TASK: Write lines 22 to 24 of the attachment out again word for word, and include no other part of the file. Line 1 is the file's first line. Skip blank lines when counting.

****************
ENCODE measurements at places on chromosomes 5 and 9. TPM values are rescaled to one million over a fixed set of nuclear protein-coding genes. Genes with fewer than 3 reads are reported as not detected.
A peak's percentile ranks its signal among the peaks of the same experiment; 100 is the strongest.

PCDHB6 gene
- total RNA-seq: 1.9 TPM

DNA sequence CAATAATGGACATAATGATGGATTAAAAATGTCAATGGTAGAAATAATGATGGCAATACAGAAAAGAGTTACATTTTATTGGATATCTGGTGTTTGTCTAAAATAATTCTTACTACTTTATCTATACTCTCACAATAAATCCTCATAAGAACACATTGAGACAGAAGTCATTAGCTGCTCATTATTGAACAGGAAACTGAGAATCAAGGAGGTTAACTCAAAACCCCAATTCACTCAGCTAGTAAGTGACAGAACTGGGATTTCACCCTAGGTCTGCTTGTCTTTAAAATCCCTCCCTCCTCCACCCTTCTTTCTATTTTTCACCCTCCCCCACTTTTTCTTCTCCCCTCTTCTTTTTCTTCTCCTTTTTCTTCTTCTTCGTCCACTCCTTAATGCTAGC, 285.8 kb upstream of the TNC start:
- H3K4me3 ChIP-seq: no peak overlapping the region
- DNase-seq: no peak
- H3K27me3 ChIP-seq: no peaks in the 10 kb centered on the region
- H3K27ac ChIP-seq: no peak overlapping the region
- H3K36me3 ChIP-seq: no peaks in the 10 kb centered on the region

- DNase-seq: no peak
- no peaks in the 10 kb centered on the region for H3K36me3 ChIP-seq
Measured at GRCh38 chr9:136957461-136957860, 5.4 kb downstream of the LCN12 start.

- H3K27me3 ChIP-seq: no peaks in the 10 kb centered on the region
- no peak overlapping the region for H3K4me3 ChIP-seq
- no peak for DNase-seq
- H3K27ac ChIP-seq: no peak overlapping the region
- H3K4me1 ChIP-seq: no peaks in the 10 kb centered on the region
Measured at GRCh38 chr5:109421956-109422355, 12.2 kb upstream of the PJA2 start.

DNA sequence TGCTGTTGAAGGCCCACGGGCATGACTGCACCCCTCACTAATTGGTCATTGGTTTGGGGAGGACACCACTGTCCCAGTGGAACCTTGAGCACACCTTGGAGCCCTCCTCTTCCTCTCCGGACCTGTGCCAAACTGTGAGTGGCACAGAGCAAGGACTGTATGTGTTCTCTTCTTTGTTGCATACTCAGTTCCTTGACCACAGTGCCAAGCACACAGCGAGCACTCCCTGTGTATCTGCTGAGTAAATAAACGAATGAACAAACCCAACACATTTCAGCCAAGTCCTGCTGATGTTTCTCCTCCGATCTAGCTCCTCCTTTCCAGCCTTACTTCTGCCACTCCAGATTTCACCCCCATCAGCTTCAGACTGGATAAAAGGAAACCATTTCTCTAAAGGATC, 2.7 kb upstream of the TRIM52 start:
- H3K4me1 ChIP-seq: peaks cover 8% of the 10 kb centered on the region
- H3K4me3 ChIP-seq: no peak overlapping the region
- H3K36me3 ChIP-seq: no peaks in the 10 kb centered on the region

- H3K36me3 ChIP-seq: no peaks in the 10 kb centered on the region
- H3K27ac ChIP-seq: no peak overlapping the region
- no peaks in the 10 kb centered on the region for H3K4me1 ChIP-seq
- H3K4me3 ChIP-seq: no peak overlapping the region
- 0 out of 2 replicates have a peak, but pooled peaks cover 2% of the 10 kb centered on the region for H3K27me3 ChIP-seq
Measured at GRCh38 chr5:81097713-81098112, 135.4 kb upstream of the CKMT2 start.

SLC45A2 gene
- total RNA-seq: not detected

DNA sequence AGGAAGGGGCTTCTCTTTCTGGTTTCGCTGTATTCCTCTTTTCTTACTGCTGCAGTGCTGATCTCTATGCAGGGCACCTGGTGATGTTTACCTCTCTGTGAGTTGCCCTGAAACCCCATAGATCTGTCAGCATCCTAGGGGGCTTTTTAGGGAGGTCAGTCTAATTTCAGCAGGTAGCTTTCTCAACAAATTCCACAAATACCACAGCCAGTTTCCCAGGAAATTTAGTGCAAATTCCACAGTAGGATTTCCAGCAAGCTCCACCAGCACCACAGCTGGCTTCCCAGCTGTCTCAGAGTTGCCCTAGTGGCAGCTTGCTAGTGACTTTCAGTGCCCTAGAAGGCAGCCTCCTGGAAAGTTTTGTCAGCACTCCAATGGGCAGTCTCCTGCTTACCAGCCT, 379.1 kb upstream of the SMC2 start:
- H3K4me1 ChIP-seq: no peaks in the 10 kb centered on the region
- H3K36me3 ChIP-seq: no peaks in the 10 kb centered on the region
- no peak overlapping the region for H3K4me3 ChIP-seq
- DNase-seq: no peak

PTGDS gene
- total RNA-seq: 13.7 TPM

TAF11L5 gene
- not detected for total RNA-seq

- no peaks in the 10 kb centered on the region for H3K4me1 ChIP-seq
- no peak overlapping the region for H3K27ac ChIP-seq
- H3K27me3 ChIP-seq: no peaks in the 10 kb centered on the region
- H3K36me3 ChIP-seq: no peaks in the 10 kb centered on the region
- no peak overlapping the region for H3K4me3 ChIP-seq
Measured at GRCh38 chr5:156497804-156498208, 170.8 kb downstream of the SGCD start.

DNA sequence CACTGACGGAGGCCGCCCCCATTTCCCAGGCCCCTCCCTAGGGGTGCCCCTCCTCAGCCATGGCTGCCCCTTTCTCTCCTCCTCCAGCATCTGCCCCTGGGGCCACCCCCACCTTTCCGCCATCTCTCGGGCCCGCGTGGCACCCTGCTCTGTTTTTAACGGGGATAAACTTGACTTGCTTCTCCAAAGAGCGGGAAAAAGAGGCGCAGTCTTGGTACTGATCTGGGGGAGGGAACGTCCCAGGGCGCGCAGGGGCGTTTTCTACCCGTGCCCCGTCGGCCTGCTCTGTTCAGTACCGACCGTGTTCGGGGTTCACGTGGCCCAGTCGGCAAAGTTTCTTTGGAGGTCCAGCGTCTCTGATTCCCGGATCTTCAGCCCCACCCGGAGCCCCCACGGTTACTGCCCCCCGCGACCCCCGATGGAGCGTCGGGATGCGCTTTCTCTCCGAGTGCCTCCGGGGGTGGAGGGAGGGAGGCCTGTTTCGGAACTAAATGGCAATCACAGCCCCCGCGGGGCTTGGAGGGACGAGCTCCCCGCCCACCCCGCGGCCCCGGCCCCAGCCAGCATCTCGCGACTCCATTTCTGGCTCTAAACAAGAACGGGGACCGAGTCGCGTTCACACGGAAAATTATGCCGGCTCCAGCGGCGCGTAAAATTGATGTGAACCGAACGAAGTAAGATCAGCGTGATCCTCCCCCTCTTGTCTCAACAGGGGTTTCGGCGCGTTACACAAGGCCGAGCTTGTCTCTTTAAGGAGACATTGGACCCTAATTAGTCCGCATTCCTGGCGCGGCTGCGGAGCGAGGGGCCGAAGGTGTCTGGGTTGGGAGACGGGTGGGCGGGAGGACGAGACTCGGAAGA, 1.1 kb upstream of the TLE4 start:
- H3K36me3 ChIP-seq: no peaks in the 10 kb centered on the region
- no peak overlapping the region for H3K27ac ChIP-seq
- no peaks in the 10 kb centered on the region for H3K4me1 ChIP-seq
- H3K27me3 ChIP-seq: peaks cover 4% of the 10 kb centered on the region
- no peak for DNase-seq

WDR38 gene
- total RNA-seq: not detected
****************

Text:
- H3K4me3 ChIP-seq: no peak overlapping the region
- H3K36me3 ChIP-seq: no peaks in the 10 kb centered on the region

- H3K36me3 ChIP-seq: no peaks in the 10 kb centered on the region